September 11, 2021

We Promote World Suicide Prevention Day, but what are we Doing to Help?

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People who are in pain should be able to tell their mental health provider when they are feeling suicidal instead of being judged as “manipulative.”

We encourage people to call the hotline or talk to a therapist, but the truth is, saying you’re suicidal might sometimes send you on a path you don’t want to walk down.

We need to change the field.

It starts with realizing the systems that have harmed people and the effect abusive and neglectful proximal processes have on shaping an individual.

I don’t think Durkheim would say the cause of someone’s suicide or suicidal ideation is “manipulation.”

I don’t think we should be seeing in this way either.

Some people really are in pain, and labeling them with a personality disorder, as if their pain is inherent in who they are, is not okay.

I’ve never met someone who was suicidal who wasn’t hurting.

We need more IFS therapists.

We need more trauma-informed therapists who understand Adverse Childhood Experiences (ACEs).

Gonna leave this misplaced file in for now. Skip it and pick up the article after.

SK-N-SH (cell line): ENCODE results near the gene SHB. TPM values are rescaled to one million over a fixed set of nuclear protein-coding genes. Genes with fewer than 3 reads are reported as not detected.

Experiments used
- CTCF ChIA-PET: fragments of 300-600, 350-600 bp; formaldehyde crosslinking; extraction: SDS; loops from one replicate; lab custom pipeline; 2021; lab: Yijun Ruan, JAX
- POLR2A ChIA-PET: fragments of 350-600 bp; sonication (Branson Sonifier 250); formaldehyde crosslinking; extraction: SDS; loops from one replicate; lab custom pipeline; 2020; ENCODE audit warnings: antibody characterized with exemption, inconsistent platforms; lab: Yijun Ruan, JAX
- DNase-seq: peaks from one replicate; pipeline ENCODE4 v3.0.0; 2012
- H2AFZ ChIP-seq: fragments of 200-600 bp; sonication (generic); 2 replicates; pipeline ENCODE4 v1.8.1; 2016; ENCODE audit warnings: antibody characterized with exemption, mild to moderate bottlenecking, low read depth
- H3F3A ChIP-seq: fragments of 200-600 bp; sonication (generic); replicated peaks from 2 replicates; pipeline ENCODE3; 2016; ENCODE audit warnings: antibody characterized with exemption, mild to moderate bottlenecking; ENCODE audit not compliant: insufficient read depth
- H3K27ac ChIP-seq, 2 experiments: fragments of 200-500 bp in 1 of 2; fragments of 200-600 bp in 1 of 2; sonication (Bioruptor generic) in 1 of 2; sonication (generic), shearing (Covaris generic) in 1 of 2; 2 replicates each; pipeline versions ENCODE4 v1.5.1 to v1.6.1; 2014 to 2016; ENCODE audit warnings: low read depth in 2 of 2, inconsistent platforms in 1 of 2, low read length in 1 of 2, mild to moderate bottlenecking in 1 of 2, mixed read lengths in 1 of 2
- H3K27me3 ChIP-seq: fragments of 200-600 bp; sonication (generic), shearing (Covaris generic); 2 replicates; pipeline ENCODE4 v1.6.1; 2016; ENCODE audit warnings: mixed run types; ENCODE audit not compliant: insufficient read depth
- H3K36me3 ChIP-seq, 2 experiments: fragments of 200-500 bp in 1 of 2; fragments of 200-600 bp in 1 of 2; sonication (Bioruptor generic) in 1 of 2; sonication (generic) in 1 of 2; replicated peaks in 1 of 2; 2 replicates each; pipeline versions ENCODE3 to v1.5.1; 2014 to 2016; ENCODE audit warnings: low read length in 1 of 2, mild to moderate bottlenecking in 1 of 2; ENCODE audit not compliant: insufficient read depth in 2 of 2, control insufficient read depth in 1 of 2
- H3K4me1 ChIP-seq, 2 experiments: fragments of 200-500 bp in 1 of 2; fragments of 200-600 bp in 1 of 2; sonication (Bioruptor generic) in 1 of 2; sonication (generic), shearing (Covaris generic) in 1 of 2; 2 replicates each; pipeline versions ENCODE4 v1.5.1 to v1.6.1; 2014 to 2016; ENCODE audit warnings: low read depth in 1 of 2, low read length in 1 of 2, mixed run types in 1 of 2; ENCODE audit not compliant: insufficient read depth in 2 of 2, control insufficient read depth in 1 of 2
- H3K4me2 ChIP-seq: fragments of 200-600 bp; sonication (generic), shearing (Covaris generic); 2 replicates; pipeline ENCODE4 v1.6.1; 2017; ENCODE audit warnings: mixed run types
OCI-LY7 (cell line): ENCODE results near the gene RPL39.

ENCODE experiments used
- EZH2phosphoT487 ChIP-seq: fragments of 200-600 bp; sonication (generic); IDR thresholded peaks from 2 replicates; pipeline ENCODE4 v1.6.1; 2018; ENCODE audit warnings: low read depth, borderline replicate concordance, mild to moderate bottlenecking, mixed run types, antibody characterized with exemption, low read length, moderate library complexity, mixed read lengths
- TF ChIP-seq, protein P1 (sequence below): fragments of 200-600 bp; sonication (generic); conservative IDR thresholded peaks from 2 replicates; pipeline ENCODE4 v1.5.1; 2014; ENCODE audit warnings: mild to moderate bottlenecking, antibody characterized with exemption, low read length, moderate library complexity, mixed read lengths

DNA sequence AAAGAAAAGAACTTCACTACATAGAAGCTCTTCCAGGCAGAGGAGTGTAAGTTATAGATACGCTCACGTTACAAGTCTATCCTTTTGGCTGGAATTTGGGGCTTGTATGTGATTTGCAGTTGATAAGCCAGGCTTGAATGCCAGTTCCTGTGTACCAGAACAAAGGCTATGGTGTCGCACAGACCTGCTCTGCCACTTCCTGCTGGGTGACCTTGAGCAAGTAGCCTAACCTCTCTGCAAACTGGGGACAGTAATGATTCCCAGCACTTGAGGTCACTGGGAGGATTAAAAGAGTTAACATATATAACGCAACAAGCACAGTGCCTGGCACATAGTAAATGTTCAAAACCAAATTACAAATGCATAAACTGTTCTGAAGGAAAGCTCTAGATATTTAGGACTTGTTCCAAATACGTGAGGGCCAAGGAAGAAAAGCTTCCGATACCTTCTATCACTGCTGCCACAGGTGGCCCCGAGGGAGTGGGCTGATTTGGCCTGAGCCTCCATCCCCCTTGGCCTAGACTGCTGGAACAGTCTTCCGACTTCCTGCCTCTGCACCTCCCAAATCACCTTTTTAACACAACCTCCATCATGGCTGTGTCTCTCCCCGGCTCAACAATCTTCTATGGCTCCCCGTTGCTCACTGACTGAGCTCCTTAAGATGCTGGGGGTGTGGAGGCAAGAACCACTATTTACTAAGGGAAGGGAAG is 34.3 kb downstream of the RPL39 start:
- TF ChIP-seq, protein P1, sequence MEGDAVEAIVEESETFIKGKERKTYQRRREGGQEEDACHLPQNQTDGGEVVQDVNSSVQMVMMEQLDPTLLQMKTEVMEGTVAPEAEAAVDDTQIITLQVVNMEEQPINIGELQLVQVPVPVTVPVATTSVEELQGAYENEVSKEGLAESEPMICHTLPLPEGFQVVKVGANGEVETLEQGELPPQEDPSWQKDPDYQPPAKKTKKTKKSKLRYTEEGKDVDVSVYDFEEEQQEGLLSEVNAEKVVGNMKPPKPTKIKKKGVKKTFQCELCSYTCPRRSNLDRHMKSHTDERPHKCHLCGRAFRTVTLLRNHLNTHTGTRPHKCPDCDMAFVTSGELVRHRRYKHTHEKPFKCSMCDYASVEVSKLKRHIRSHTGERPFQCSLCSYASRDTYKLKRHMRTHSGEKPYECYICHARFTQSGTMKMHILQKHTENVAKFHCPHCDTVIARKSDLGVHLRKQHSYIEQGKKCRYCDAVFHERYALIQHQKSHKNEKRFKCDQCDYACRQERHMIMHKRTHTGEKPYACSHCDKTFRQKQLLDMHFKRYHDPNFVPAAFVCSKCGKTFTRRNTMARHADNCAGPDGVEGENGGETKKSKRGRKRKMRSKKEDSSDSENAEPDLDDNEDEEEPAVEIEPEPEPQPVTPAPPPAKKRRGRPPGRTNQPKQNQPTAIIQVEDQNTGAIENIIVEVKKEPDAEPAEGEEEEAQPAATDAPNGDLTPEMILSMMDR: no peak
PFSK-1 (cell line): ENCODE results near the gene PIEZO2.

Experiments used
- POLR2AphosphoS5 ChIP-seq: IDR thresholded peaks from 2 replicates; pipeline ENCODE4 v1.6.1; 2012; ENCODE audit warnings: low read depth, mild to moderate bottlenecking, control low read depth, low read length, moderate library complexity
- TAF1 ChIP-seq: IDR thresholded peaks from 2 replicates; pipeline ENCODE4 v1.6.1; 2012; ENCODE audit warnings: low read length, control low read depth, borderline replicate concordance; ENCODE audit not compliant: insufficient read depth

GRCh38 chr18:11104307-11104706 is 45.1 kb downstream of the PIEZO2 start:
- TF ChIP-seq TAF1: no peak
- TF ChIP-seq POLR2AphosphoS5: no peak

We need developmental psychologists to hold hands with mental health providers and find a better solution to suicidal feelings that aren’t ignoring people’s pain or seeing them through a behaviorist DBT approach, in my opinion.

Trauma is not just what happened to you.

It’s also what didn’t, and I’ve never met someone given the label of BPD who feels suicidal who didn’t have some serious childhood trauma.

If you’re someone with childhood trauma and are feeling suicidal, find a therapist trained in Internal Family Systems (IFS). I think all of us who have felt this way and sought out a trauma-informed IFS practitioner can vouch for the non-pathologizing, loving support you are likely to receive.


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